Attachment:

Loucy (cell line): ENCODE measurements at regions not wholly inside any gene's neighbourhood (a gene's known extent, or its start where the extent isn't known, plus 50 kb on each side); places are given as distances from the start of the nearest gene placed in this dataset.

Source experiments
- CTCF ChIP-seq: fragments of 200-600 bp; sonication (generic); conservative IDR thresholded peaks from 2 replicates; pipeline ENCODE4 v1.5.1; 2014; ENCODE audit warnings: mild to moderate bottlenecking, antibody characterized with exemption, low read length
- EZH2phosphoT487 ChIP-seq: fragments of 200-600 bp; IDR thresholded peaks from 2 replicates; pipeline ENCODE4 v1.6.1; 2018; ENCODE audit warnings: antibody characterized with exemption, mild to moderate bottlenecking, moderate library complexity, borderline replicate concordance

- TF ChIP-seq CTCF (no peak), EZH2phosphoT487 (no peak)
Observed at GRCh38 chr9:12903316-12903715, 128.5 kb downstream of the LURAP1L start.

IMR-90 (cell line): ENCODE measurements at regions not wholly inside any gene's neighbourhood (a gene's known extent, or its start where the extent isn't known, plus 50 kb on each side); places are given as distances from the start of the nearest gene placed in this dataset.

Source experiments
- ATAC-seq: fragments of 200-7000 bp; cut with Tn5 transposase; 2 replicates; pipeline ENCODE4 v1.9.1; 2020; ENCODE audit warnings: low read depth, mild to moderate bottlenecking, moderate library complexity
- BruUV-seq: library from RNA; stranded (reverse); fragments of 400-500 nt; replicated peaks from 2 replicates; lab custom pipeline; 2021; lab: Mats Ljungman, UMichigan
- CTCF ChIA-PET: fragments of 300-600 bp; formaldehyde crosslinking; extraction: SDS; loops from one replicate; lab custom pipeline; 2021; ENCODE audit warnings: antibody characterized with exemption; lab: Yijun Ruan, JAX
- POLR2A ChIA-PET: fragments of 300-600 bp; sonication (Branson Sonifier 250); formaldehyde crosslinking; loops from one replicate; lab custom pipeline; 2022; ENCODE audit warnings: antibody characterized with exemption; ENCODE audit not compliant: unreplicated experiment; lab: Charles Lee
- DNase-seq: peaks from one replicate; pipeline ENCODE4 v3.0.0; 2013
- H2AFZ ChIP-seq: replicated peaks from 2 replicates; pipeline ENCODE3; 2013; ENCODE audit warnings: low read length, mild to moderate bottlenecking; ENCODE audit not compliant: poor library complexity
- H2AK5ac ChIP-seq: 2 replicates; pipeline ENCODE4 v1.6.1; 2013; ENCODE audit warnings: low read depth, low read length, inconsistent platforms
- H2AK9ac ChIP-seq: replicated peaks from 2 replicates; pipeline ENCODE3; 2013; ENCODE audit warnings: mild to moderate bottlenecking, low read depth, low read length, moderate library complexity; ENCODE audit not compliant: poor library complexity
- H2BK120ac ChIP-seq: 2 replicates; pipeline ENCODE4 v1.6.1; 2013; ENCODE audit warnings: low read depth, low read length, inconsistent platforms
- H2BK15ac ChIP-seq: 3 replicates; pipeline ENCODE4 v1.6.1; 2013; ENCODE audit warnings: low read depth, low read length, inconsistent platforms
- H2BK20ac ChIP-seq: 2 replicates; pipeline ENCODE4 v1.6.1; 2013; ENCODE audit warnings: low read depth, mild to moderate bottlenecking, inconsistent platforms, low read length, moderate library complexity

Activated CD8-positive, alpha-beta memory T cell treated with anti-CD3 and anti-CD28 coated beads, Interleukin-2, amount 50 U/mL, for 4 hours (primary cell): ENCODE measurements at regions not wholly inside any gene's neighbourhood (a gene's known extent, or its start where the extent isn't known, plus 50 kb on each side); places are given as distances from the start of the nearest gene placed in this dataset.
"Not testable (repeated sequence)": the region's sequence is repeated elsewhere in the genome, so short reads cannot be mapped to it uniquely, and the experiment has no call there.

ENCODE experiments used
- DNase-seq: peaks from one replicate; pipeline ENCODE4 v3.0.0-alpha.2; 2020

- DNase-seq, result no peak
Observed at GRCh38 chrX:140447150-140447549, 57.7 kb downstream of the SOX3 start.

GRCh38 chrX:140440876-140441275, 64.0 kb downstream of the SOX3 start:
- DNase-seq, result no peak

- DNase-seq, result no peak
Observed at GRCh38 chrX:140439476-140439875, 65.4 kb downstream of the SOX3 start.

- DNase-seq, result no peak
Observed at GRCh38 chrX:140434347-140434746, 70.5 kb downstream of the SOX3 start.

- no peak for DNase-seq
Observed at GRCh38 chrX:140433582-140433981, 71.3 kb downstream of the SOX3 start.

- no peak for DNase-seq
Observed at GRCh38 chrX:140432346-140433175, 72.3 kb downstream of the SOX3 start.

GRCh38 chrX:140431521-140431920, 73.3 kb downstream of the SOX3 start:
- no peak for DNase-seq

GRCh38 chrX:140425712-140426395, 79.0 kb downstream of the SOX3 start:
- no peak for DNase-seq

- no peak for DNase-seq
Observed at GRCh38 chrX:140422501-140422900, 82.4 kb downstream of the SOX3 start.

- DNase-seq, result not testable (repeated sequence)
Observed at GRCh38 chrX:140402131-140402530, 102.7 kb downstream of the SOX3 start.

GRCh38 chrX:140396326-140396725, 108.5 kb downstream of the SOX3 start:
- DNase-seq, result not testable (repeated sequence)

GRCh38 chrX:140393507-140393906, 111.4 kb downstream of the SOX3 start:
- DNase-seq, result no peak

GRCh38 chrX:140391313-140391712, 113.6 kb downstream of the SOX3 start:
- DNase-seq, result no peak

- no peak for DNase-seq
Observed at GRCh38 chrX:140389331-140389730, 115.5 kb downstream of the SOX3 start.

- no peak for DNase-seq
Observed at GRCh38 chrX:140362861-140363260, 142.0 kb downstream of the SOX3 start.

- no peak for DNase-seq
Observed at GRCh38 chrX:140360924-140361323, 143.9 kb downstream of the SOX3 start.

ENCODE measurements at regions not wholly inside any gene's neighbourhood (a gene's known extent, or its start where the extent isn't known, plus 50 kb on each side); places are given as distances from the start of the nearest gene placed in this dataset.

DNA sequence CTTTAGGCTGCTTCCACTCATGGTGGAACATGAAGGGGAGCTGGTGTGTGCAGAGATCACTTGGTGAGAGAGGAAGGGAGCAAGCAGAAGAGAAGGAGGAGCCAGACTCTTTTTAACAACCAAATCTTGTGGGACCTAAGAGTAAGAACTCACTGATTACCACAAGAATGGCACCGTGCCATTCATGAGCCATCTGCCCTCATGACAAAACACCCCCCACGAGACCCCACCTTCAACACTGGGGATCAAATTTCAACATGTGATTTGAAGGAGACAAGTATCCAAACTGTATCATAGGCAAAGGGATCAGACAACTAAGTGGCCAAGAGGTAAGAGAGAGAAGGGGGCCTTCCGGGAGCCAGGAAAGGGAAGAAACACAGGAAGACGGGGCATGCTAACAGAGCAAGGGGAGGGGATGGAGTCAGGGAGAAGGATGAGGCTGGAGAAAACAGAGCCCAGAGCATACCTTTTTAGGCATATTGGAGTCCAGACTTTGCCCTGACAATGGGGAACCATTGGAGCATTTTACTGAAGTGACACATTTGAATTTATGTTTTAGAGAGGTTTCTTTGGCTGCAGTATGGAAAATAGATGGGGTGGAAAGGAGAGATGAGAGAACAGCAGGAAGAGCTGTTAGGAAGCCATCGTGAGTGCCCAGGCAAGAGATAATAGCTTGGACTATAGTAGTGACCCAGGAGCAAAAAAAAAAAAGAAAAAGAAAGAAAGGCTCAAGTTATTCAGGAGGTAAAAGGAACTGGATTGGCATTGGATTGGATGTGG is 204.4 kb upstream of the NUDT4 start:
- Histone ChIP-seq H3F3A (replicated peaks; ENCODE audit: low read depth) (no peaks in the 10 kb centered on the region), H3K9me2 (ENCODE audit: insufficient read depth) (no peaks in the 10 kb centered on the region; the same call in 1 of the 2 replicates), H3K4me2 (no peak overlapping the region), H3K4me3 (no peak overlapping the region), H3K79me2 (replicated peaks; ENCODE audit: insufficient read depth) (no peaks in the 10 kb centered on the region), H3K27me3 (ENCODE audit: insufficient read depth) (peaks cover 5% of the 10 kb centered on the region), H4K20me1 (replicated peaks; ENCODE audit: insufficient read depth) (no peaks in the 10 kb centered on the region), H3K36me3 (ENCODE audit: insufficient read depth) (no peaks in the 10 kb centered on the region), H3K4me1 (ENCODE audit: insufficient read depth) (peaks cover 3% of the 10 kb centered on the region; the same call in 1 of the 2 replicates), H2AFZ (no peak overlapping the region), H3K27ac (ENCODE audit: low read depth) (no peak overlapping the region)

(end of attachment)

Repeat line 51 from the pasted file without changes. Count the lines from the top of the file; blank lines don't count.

Observed at GRCh38 chrX:140389331-140389730, 115.5 kb downstream of the SOX3 start.